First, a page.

Michael Tennesen is a science writer who has written more than 300 stories in such journals as Discover, Scientific American, New Scientist, National Wildlife, Audubon, Science, Smithsonian, and others.
He recently published his book The Next Species: The Future of Evolution in the Aftermath of Man for Simon and Schuster Publications.
Tennesen is a Writer-in-Residence at the Cary Institute for Ecosystem Studies in Millbrook, New York, and a Media Fellow at the Nicholas School of the Environment and Earth Sciences, Duke University.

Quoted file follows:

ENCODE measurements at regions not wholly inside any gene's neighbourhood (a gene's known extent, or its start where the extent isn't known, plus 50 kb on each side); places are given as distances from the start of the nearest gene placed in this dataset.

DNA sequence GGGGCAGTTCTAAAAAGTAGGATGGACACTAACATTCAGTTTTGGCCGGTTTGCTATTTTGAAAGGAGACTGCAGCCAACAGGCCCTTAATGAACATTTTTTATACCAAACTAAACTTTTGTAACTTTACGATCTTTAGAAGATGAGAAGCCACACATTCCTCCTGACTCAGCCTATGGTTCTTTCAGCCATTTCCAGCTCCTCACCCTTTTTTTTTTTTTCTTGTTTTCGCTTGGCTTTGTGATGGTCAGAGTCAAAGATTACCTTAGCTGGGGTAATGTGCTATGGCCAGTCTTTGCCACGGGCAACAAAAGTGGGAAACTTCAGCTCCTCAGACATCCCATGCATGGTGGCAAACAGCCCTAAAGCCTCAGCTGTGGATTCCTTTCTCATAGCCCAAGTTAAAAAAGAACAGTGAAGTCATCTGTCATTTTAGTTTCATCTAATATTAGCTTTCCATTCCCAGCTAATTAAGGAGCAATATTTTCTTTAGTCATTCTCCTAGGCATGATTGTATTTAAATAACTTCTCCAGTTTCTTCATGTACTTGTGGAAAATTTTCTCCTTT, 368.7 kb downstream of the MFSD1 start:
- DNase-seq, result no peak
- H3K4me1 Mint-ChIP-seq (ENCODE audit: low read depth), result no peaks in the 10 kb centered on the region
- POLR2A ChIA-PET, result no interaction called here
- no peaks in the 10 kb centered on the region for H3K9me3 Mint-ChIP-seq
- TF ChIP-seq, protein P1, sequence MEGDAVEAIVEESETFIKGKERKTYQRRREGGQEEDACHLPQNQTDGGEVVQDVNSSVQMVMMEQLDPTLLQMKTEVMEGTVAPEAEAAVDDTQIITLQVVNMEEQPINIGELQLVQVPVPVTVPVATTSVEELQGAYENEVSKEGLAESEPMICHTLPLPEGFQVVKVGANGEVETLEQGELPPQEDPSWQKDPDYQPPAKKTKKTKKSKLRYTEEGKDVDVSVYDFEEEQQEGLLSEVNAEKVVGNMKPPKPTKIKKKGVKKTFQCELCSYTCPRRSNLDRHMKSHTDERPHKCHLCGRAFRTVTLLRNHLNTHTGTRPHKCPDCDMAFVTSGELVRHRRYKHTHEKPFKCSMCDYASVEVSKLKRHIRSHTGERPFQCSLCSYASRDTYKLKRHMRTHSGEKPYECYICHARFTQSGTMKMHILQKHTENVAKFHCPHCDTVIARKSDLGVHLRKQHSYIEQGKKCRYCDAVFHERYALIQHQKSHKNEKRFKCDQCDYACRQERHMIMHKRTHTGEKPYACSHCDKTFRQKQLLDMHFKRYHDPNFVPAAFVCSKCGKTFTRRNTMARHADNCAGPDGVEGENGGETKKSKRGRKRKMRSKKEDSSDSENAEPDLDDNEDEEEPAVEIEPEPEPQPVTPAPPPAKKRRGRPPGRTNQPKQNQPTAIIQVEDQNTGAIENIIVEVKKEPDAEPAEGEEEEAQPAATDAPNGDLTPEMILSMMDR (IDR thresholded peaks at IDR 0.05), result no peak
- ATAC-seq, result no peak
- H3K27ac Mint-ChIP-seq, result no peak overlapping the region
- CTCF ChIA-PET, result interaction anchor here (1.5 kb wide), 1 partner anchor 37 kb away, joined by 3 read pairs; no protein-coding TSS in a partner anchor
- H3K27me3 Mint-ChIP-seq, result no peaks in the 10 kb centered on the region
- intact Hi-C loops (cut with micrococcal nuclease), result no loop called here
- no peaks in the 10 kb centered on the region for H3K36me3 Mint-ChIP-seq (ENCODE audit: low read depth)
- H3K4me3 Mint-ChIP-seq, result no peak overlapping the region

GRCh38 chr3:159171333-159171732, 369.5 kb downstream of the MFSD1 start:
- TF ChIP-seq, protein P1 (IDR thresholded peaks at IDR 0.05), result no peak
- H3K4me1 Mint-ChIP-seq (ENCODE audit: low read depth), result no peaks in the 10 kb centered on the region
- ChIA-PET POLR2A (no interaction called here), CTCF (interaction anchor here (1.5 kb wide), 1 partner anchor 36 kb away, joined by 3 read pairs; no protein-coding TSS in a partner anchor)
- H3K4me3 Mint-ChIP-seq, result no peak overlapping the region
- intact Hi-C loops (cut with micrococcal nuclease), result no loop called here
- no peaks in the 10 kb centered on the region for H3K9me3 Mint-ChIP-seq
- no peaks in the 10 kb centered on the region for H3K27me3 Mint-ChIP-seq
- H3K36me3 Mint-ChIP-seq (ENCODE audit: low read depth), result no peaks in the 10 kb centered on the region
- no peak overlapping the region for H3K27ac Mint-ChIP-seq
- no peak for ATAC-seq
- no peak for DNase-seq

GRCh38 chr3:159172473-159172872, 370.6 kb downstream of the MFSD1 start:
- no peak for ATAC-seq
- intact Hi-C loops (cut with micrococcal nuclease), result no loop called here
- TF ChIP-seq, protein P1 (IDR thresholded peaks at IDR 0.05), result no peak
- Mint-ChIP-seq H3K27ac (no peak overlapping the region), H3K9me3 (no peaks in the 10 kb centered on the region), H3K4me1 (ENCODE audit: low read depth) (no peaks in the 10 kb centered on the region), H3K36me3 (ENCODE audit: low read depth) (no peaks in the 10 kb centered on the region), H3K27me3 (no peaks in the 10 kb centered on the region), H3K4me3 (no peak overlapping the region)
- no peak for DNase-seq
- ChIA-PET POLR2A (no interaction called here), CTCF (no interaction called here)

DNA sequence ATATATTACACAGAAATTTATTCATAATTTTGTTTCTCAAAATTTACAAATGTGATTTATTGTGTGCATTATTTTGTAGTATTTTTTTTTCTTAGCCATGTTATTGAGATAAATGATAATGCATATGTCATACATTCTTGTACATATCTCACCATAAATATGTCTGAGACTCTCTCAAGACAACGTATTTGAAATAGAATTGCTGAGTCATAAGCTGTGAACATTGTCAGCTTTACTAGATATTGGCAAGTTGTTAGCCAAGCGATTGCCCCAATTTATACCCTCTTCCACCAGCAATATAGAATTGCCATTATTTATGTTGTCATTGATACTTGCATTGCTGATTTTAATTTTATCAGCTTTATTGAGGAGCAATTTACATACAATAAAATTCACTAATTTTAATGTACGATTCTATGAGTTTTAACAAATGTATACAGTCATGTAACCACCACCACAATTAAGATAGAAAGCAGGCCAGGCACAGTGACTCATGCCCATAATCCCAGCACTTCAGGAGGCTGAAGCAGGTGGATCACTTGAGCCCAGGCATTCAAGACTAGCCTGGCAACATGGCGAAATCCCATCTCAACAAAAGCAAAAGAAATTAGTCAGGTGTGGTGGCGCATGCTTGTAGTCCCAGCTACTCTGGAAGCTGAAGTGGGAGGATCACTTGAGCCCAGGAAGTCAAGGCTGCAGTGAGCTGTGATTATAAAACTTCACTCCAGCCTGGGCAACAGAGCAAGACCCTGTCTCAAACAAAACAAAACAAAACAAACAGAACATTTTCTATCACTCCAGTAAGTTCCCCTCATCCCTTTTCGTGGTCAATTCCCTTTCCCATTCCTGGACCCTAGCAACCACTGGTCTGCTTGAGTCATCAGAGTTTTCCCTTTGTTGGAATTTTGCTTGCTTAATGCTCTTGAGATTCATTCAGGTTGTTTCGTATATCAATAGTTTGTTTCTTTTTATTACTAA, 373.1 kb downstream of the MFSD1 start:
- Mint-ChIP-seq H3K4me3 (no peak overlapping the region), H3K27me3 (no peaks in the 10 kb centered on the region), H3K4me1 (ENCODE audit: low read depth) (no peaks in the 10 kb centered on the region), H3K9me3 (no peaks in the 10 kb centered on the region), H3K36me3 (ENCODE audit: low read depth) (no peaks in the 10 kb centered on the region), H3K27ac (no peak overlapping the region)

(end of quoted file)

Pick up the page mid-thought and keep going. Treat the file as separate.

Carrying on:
Tennesen specializes in what one of his editors referred to as “adventure science.” He’s toured the Andean cloud forests of Peru for Smithsonian and also the Chilean fog forests for Discover to learn how global warming threatens these precious trees. He traveled to Tikal, Guatemala, for Key Porter Books to study the forest and its birds of prey. He flew with pilots dropping water and chemicals on southern California fires for Smithsonian Air & Space. He visited with biologists off Maui and swam with the humpback whales for National Wildlife. He reported on the toxic explosion at a silicon plant in eastern Washington for Reader’s Digest. He descended into limestone caves in Texas to learn how juniper is sucking the water out of the aquifers for Science. He investigated the murder of Vermont archaeologist Jim Petersen in the Amazon, for Discover. And he recently visited Olduvai Gorge and the Serengeti in Kenya and Tanzania for his book The Next Species for Simon and Schuster publications.